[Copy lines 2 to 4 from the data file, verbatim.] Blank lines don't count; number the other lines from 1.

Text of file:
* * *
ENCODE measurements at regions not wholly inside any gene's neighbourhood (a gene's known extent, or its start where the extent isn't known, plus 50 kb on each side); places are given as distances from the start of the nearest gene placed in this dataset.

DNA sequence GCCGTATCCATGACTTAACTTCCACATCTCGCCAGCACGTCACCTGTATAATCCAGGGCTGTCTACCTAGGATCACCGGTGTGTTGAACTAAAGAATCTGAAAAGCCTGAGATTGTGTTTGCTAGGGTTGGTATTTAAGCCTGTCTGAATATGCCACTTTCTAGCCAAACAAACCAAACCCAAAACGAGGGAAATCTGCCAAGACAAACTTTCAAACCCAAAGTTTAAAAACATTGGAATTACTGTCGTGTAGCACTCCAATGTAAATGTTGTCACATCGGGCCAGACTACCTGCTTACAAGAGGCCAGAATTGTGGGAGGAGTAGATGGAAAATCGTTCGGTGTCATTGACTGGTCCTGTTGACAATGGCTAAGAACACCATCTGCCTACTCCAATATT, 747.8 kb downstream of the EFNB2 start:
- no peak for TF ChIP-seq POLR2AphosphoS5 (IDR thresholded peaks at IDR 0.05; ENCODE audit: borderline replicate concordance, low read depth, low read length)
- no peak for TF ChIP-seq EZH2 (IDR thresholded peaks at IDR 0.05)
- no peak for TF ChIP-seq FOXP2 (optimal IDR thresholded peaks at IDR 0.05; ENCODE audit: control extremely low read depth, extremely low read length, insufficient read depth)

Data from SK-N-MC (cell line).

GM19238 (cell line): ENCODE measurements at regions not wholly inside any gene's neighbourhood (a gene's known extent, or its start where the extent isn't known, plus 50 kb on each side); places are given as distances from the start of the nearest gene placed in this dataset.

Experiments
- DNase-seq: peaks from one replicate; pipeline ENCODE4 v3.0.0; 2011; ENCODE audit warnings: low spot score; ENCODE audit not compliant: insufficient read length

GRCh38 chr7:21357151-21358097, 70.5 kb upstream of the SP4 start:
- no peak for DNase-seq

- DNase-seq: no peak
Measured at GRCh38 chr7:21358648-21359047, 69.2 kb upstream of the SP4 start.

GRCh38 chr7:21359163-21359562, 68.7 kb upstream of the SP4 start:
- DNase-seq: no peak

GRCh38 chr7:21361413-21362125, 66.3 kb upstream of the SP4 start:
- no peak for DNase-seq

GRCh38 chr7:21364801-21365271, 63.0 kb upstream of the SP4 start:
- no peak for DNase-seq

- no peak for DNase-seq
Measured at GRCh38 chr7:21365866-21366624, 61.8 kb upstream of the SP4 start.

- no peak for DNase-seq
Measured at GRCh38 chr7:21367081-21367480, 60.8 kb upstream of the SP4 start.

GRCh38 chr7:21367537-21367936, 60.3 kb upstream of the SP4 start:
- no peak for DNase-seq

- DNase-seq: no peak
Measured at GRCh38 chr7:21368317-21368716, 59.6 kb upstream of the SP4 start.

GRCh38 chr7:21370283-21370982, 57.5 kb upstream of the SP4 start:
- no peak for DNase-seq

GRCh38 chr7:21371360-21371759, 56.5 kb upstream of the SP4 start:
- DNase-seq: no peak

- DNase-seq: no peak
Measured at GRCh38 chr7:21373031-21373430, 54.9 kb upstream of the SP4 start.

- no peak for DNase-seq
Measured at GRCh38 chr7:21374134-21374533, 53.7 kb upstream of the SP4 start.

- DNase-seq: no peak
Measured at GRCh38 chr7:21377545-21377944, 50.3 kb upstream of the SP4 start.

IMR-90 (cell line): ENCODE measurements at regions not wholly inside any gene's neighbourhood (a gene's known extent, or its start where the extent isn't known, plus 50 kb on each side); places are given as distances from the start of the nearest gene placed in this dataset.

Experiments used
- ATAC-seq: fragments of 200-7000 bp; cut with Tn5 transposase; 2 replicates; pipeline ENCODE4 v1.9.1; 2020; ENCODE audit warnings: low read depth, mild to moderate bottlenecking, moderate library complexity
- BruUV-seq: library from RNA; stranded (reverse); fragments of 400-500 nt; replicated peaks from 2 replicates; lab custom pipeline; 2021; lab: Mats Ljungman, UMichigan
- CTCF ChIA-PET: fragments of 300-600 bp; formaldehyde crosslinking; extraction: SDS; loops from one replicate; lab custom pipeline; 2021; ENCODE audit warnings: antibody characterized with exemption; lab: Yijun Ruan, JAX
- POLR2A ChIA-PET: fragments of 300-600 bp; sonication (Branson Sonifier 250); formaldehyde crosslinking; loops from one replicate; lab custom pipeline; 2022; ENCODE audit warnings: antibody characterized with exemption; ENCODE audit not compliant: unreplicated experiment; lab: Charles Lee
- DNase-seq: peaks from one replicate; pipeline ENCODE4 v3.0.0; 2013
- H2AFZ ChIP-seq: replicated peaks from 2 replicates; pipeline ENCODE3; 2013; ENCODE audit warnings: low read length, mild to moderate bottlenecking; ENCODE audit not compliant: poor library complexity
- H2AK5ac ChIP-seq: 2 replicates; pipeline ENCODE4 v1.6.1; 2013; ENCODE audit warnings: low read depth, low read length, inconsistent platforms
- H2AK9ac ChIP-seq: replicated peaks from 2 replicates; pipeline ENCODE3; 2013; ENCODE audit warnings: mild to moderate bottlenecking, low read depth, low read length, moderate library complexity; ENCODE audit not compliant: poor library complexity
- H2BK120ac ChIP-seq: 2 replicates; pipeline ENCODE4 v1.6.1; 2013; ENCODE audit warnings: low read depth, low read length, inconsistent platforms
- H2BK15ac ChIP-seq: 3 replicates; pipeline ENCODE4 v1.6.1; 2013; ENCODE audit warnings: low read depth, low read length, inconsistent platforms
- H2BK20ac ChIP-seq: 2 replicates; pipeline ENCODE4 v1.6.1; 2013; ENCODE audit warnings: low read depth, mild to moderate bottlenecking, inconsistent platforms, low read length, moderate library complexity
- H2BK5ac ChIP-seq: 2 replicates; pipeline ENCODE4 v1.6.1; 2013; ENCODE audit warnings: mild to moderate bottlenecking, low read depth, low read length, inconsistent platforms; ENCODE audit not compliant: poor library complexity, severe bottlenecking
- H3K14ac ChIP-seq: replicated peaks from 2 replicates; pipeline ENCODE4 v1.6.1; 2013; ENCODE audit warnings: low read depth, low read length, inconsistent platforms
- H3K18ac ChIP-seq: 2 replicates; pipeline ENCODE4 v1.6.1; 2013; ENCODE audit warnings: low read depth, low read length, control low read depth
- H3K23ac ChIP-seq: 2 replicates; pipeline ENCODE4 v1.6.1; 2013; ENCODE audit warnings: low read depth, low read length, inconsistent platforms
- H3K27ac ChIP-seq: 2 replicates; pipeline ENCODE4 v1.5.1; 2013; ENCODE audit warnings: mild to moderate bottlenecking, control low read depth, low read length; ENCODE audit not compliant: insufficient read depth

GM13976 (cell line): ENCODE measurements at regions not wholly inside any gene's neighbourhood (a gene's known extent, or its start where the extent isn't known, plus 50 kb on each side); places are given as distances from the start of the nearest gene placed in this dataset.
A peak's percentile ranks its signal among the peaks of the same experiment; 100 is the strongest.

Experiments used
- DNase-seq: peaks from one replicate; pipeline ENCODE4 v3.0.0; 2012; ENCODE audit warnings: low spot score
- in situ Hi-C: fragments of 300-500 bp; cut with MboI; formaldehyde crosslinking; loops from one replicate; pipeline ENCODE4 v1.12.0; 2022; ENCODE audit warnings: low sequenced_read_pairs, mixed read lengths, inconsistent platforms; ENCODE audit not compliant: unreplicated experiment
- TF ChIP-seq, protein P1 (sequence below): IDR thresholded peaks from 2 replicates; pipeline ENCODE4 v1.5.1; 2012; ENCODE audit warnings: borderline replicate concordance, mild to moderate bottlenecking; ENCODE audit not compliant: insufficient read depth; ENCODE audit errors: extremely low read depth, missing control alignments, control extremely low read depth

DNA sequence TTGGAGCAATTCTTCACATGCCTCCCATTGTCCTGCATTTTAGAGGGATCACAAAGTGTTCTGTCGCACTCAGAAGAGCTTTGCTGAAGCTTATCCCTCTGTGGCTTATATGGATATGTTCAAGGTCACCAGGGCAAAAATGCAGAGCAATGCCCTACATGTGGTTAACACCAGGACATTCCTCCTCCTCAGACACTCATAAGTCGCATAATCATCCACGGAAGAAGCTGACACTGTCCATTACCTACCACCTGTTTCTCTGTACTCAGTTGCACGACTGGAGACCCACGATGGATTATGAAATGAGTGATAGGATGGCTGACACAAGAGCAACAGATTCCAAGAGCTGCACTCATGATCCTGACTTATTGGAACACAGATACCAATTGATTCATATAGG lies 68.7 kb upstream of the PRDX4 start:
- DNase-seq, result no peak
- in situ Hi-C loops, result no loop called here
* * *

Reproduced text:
DNA sequence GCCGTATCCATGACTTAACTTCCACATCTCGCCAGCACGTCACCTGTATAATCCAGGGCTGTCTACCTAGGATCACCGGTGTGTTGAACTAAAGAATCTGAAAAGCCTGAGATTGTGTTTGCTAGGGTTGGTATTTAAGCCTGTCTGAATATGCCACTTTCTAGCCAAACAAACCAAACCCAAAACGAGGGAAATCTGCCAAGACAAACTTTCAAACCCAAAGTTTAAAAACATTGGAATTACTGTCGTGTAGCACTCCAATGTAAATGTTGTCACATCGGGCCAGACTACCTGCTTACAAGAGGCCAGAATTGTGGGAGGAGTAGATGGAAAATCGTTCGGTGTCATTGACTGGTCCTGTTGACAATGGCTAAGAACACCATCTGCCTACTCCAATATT, 747.8 kb downstream of the EFNB2 start:
- no peak for TF ChIP-seq POLR2AphosphoS5 (IDR thresholded peaks at IDR 0.05; ENCODE audit: borderline replicate concordance, low read depth, low read length)
- no peak for TF ChIP-seq EZH2 (IDR thresholded peaks at IDR 0.05)